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How Much Should I Charge for Doing Desktop Publishing?

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Question: How Much Should I Charge for Doing Desktop Publishing?
Pricing your desktop publishing or graphic design services involves determining how much your time and talent is worth to you and how much it is worth to your potential clients. You also have to figure out how much time it is actually going to take to do any particular job.
A typical question: "What should I charge for general desktop publishing services such as business cards, stationary, greeting cards, wedding invitations, brochures - everything?"
Answer: Keep in mind in your pricing that no matter what you charge or how you figure out what to charge the important thing is that you show your customers the value they are getting. If possible, talk with your client about the project rather than saying "I charge $50.00 for a brochure" or "My brochure pricing starts at $600.00" or whatever. Because either price could be way too low or way too high depending on what is involved. You may end up charging one customer $75.00 on a tri-fold brochure and another $750.00 for what on the surface looks like the same thing (excluding printing & such) simply because of the complexity of the tasks involved.

Calculate Hourly Rates

Backing up, probably the way to start is to set an hourly rate for your time. What is your time worth? A lot of factors are involved including how much you need to make to keep your business alive, what the market in your area will tolerate (i.e. what your competition charges and what clients are willing to pay). Design charges vary from as low as $15.00 to $20.00 an hour to as high as $100-$200 an hour and higher.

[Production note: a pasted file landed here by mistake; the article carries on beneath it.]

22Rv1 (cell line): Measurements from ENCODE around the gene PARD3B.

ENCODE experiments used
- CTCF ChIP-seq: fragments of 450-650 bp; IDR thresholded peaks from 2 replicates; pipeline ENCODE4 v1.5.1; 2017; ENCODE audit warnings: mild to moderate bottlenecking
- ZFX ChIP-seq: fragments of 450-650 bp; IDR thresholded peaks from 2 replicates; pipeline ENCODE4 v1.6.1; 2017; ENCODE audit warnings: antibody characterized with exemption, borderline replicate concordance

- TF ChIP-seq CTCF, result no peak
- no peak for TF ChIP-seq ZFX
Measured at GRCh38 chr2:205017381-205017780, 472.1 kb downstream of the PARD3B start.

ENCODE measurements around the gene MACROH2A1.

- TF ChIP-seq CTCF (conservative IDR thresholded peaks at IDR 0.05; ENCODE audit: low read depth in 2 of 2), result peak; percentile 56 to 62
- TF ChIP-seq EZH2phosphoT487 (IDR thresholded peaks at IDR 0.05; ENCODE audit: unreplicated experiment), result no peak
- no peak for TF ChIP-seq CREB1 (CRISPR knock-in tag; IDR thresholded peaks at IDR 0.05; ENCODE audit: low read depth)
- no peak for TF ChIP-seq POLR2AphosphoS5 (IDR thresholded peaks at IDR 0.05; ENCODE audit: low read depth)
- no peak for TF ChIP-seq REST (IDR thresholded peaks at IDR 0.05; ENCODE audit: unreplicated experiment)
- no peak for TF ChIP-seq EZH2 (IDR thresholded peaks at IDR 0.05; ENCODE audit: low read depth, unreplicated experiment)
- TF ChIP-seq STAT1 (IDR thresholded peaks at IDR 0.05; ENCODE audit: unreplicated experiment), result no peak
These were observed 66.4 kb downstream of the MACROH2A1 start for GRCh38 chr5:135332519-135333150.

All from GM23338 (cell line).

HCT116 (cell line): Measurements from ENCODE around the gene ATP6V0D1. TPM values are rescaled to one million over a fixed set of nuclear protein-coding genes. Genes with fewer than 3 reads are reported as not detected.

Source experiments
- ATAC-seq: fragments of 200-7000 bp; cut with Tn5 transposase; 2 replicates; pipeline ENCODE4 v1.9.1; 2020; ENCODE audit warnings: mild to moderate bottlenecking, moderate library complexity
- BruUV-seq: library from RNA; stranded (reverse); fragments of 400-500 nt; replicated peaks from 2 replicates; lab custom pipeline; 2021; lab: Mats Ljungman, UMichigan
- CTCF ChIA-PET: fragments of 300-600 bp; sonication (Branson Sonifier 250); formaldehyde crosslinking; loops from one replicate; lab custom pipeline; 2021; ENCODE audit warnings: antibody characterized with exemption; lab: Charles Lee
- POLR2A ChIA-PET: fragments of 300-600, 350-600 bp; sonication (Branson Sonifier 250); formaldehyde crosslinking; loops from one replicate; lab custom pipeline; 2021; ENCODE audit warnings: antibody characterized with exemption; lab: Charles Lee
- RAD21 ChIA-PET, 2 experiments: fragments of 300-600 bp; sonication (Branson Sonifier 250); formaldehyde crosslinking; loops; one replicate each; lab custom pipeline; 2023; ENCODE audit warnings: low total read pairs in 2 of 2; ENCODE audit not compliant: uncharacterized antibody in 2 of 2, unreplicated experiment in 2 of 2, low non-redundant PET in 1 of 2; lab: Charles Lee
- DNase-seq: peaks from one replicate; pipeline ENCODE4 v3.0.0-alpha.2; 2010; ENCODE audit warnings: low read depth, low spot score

Since you generally only bill the client for time actually spent on a project, your hourly rate should have built in buffers (i.e. extra amount of money) to cover other non-revenue producing parts of your business — bookkeeping, maintenance, supplies not billed direct to client, utilities, etc.

Calculate a Total Project Cost

You may not quote an hourly rate to the customer — usually that's not the best way. But you use your hourly rate and the tasks involved in the project to quote a final price (because clients are usually looking for the bottom line.)

For each type of project you do, determine the tasks involved. For example, for brochures your work might involve some (but not necessarily all) of these different tasks, for items such as copywriting you may have material provided by the client or someone else they hired for that part:

  • Conceptualizing (developing from scratch the concept or theme of the brochure or the entire marketing program)
  • Copywriting/Editing (writing copy from scratch; editing provided text)
  • Artwork (selecting graphics and photos; scanning; creating custom artwork)
  • Layout/Design (developing layout or design based on the purpose and concept of the brochure; selecting type; placing graphics)

And there is proofreading/editing in there at various stages as the project goes back and forth between you and the client.

Estimate the number of hours involved for each portion based on your discussions with the client. That's the price you would quote for that project. Every project is different. You may come up with a more or less set price for certain types of projects — say X amount for black & white business cards using one of several pre-designed templates you've created — because you know that something like that almost always takes you about X hours. But generally you'll want to quote jobs individually. And if the customer starts making big changes in the middle of the project — talk to them about how those changes might affect the bottom line.

When customers balk at the bottom line be sure to go back and discuss the various aspects of the project — maybe they'll decide to do some part differently or maybe they'll realize that a simple brochure really is more involved than they originally thought. Rather than cutting your price to please the customer — work with them to alter the parameters of the project to meet your needs and theirs. That way you get paid what your time and knowledge are worth and the customer is happy too.

Need more help with coming up with your hourly and project rates?

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